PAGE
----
“Yep, I care about people, …and that’s what she said.”
Dale Frank - 2023

From a distance we have become familiar with the people in Dale Frank's titles, their complexities continue to embed depths of character into the artists paintings. Some story arcs span decades, chapters long at times, while with others we’ve only had a few short years to get to know them. Whether it be a long-standing relationship or a recent acquaintance, the titles imbue us with a great sense of familiarity towards these people. As flawed as they seem, they are relatable. 

But then again, they are characters, narratives in multiple simultaneous streamed Stan like stories, not unlike our own lives, disconnected, fractured, meeting together, at yet another Dale Frank exhibition, each daring to ask,….like Frank does, …..could we have not done more.

Laura, Jason and Evelyn are some of the returning cast for Franks 36th solo exhibition at Roslyn Oxley9 Gallery.

Laura last checked in two years ago while she was working at the MCA. Her questionable behaviour of pleasuring herself at work (2021) clearly resulted in a termination of her position at the Sydney institution. Gossip spread quicker than Laura’s hairy thighs (2021), resulting in a forced career change and a move interstate to Melbourne. While caring in nature, Laura’s desires still see her seeking arousal at work (2023). But She had to drive all the way to Albury to return a call and say she could not make it for dinner in Carlton with the dealer that was hitting on her. If things don’t work out with her new job, there is always Adelaide.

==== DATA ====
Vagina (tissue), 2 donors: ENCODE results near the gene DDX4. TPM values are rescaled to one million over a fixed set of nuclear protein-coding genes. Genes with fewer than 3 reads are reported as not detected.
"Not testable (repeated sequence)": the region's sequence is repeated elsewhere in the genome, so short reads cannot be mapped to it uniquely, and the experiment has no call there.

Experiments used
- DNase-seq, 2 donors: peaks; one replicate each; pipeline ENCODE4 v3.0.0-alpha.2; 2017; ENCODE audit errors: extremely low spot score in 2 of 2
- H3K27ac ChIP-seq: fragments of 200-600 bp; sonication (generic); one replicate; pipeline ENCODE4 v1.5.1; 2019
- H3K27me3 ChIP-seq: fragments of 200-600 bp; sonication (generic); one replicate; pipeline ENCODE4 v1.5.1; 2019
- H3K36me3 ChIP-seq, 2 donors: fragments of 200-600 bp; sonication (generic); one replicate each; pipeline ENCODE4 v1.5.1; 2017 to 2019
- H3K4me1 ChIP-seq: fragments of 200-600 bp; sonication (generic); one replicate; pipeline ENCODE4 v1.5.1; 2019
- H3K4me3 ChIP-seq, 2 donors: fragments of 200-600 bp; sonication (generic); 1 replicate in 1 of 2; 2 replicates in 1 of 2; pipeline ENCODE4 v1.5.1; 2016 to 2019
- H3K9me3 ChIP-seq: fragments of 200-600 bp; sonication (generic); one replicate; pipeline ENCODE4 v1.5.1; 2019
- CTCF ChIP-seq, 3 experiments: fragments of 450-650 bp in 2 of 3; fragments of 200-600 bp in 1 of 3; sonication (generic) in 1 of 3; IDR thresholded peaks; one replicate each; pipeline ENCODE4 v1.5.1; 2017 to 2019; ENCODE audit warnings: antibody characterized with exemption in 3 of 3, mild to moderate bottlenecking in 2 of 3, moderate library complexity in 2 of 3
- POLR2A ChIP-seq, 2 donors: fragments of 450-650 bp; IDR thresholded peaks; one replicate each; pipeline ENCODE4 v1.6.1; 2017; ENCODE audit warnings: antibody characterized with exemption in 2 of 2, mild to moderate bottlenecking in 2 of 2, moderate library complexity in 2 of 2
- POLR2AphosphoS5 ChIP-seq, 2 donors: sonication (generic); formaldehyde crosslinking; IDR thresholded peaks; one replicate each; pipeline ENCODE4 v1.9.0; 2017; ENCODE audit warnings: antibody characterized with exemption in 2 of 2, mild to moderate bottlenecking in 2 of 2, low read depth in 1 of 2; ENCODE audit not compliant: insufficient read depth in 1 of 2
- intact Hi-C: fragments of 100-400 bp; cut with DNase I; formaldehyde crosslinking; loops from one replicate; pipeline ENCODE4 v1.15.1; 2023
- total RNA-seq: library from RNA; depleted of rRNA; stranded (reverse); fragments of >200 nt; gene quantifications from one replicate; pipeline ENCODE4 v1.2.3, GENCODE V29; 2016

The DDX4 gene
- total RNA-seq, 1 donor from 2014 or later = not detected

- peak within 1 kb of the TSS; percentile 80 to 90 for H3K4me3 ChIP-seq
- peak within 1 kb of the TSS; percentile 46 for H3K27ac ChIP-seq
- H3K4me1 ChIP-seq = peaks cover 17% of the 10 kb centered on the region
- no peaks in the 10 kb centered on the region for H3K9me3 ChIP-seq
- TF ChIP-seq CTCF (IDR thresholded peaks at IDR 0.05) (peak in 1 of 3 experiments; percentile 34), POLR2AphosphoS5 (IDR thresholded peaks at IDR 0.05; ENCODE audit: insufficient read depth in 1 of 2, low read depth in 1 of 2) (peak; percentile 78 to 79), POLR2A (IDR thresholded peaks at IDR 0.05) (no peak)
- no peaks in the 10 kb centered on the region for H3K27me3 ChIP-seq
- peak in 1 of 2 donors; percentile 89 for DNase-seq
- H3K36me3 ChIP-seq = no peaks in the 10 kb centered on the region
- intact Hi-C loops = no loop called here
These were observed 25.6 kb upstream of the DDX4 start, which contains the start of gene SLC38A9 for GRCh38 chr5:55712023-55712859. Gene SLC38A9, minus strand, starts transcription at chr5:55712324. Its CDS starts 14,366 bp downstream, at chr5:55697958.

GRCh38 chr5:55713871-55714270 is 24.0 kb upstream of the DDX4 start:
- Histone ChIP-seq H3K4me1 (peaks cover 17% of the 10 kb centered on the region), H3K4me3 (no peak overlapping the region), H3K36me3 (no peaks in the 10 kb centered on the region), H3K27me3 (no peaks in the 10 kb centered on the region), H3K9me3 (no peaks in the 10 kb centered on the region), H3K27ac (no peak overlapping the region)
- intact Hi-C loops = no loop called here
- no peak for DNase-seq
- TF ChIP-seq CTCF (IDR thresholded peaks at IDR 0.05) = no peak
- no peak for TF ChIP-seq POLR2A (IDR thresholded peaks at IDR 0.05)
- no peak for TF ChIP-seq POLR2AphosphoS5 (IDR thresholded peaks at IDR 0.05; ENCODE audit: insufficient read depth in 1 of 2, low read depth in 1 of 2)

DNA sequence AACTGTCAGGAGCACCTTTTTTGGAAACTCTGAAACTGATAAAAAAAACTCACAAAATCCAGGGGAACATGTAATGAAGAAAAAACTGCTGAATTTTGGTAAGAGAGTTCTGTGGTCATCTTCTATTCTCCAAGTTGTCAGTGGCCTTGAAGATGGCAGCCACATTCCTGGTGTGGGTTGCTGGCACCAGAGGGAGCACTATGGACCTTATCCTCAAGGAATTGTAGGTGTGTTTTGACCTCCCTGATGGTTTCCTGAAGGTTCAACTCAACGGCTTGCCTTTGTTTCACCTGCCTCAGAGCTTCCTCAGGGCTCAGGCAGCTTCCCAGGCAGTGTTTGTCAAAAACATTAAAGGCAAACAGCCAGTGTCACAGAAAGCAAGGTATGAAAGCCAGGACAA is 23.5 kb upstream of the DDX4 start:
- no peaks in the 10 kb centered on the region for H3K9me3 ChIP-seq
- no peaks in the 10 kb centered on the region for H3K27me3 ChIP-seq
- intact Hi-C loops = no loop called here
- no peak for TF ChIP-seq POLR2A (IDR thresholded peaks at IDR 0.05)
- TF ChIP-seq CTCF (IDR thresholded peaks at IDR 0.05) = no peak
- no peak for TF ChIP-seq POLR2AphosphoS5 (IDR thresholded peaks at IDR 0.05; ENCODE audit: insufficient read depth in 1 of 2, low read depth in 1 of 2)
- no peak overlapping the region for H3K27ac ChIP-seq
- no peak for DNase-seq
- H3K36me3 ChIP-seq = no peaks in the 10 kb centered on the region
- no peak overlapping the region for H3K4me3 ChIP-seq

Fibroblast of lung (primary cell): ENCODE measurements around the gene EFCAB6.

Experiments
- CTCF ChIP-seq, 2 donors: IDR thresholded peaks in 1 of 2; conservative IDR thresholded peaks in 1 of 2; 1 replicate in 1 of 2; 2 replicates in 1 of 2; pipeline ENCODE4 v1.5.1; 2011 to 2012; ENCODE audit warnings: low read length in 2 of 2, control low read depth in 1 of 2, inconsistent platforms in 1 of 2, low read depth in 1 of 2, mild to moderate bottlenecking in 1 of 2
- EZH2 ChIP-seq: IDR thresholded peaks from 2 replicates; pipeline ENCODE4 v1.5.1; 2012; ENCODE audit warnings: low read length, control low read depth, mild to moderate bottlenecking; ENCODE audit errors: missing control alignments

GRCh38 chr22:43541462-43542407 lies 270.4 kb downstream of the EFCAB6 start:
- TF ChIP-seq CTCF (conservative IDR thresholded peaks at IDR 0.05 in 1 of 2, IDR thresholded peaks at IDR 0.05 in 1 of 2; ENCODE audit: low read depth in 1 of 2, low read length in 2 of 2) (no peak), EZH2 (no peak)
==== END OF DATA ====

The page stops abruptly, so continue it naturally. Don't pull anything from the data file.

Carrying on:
Jason has been finding it hard to keep his impulsions at bay. A kleptomaniac and secret crossdresser at first (2021), he has had trouble keeping a steady girlfriend over the years, always developing a closer bond with his girlfriends’ father (2021). His pool construction company has been rather successful, yet his eagerness to bond with his young male apprentices has landed him in some deep water (2023).

As far as we know Evelyn and Belinda could still be Surry Hills (2021) and appear to be working out some issues, but that’s Belinda’s problem, not Evelyn’s (2023).

Like the characters, Dale Frank's practice has been on display for over the past four decades, if we choose to follow them. From a distance we have watched it grow, glow and evolve, yet always familiar, always completely new, always changing, never disappointing, constantly relatable.

Frank was once asked in a group interview, …...I really like your earlier work but not so much your work now.

Frank said: … YOU were 8 years old you, you were in an elevator with your mother, and a 38 yo man smiled at you. You never forgot that. When you were 14 you liked a boy at school who you did not yet understand, but he had the same smile and you lost your virginity. When you were 19 you went backpacking in Europe with a guy, the love of your life, who had them same smile. When you were 26 you married a guy, who had the same smile, but it did not work out. 

All the time you did not know you were looking for that same connection, that same smile. You have grown, you are 40 yo, but your basic desires are the same. That desire for the same smile always existed…. But your growth had socially complicated and blinded you to how you read and saw that inital smile you saw so many years ago in that elevator with your mother. Your mother is now hospitalised with Dementia in St Vincents, and Evelyn, you are now free.

Such is the value of Art, our stories are free. Despite being laden down with the baggage of others, art is easy enough for us for those with strength to carry it forward, especially at this time.

Andrew Moran and Dale Frank

View exhibition